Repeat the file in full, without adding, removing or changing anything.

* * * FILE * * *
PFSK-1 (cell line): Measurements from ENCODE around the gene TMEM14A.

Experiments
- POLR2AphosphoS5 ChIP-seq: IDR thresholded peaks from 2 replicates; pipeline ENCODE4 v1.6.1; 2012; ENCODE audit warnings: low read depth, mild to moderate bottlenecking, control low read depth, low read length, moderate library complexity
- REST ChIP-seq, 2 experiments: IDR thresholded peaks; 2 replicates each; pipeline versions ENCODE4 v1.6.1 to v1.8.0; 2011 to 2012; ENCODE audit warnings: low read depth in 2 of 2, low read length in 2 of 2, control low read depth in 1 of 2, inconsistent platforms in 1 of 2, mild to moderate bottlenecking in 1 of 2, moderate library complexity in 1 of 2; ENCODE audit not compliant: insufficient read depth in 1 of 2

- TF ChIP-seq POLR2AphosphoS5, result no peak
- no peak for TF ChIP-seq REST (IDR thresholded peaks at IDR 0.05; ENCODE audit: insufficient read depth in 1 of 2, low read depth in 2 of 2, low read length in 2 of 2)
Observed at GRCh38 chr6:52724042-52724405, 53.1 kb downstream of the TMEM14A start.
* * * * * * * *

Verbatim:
PFSK-1 (cell line): Measurements from ENCODE around the gene TMEM14A.

Experiments
- POLR2AphosphoS5 ChIP-seq: IDR thresholded peaks from 2 replicates; pipeline ENCODE4 v1.6.1; 2012; ENCODE audit warnings: low read depth, mild to moderate bottlenecking, control low read depth, low read length, moderate library complexity
- REST ChIP-seq, 2 experiments: IDR thresholded peaks; 2 replicates each; pipeline versions ENCODE4 v1.6.1 to v1.8.0; 2011 to 2012; ENCODE audit warnings: low read depth in 2 of 2, low read length in 2 of 2, control low read depth in 1 of 2, inconsistent platforms in 1 of 2, mild to moderate bottlenecking in 1 of 2, moderate library complexity in 1 of 2; ENCODE audit not compliant: insufficient read depth in 1 of 2

- TF ChIP-seq POLR2AphosphoS5, result no peak
- no peak for TF ChIP-seq REST (IDR thresholded peaks at IDR 0.05; ENCODE audit: insufficient read depth in 1 of 2, low read depth in 2 of 2, low read length in 2 of 2)
Observed at GRCh38 chr6:52724042-52724405, 53.1 kb downstream of the TMEM14A start.